Bad customer service normally means you have one or several less customers. 59 % of US customers tell their friends about a bad customer service experience all the time (as I will do later on) and 35 % mention it sometimes. Look at this amazing graphic from Infographics. They have more like it.
Great customer service may not guarantee a restaurant’s success, but bad customer service can doom it. Of course, restaurant owners are in the hospitality business, so almost all emphasize (and expect) certain standards of behavior from their staff. Yet it shouldn’t end there and extends into business policies.
To be clear, restaurant owners do well in regards to customer service generally and let customers concentrate on the food rather than the behavior of staff. But I came across a situation (not with a restaurant thankfully) that will illustrate an important point about customer service.
A few days ago, I made a purchase from Best Buy, which took more than time and effort than it should. Soon I learned the product was defective and had to be returned, and so I tried to replace it at the nearest Best Buy to my work (I bought it near my home). They gave me all sorts of trouble (because of supposed corporate policies), enraging me. The policies didn’t make sense and employees and managers lied to me. I swore to stay away from Best Buy in the future as it caused me unneeded grief. It worked out in the end but the damage was done.
What I’d like to focus on is the issue was business policies.
Before I go into the nitty gritty, I’d like to acknowledge a fact of business: businesses small and large need policies and a set way they do things. Restaurants have them, hairdressers have them, drug stores have them and Internet retailers have them. Some are outside a business’s hands because they are mandated by insurance or law, but I am not talking about that.
We are talking about the policies restaurant’s make on their own. There are several reasons for these policies. First, the owner cannot always be there and he wants to communicate correct behavior even when not there. The second reason is so that no customers get preferential treatment. Finally, it protects the business’s health, financially and otherwise.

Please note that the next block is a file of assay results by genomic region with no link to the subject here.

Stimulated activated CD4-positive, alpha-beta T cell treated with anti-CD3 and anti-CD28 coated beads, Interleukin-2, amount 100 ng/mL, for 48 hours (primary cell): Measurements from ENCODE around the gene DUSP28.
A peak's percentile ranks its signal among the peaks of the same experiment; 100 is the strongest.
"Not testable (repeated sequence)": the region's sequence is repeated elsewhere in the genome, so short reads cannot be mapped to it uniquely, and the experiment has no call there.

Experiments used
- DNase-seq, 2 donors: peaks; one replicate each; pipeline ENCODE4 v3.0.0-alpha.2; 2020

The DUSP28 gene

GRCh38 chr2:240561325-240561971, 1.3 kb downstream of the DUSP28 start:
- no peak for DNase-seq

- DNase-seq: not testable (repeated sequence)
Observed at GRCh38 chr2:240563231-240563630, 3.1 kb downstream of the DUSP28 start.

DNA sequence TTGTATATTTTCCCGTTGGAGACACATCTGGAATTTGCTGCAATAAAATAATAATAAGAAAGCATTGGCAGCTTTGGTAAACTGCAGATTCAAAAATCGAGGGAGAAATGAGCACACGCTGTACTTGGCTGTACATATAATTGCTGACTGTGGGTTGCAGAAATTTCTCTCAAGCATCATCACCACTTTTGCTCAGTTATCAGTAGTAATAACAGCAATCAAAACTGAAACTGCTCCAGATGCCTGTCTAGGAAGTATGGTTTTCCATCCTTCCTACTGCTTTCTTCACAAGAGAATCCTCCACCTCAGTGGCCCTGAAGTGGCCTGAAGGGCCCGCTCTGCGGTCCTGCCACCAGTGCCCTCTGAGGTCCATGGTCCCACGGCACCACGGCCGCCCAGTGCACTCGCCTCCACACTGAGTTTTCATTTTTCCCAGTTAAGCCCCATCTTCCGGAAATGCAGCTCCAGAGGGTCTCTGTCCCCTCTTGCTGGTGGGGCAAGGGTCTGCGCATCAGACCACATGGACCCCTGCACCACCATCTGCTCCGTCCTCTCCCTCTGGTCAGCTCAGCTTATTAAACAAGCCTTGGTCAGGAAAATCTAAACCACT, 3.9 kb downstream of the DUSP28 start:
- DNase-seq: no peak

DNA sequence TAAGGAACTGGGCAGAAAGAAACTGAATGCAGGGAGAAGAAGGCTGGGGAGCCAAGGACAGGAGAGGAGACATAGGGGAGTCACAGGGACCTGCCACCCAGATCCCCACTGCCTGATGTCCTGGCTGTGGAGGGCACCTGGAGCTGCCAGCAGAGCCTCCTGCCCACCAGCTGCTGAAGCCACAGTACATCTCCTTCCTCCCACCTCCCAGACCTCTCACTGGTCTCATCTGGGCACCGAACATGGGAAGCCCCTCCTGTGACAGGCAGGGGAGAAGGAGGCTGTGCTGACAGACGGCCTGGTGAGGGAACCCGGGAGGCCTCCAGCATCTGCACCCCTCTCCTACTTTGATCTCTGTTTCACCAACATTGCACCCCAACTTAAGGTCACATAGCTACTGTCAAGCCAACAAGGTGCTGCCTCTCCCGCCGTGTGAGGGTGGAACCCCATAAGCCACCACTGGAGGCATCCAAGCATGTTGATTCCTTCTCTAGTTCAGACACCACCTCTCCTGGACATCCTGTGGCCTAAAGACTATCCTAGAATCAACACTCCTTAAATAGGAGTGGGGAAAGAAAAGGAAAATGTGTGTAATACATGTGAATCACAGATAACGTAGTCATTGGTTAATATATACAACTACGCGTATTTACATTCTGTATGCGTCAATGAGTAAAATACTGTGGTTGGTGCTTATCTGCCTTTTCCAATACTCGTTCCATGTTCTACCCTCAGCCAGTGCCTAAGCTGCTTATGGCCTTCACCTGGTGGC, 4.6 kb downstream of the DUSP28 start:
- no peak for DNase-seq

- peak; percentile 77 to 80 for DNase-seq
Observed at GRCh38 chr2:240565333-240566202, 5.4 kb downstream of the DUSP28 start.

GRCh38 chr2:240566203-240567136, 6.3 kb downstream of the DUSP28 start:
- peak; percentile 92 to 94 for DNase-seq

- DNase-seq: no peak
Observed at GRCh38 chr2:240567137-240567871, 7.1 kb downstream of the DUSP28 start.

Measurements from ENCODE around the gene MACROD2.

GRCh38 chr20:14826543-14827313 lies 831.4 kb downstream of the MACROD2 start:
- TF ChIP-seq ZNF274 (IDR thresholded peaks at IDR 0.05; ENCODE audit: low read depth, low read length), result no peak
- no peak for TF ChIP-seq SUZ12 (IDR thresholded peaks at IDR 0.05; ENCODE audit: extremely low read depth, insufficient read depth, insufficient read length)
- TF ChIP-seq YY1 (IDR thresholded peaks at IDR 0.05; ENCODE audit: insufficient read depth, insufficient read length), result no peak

Although it is not acknowledged frequently, policies compete with the saying “the customer’s always right.” For small businesses, policies are a little bit different than big companies. There isn’t a Terms and Conditions contract. For restaurants, it is frequently in person and when some friction arises from these policies, a lot is at stake for customers. So how does a restaurant handle policies and provide excellent customer service.
1. Play it Cool, Never Lie and Listen, Listen, Listen
When a customer doesn’t like a policy, your staff should pass it off to person in charge and the manager or owner should spend more time listening that talking. After a short statement of what the policy is, let them talk (and listen carefully). Often, their frustration will fade when they get to express it.
A firm yet cool response does the trick most of the time. A back and forth is never a good idea. That can lead to shouting and true anger. So a manager has to be patient (but acknowledge their anger and apologize for the inconvenience) and stay around as long as the customer wants to continue the conversation. Short answers are better than long answers. When the truth will do more harm than good, managers and owners should know how to dance around the subject (slightly change the subject).
2. Clearly DIsplay and Communicate Unique Policies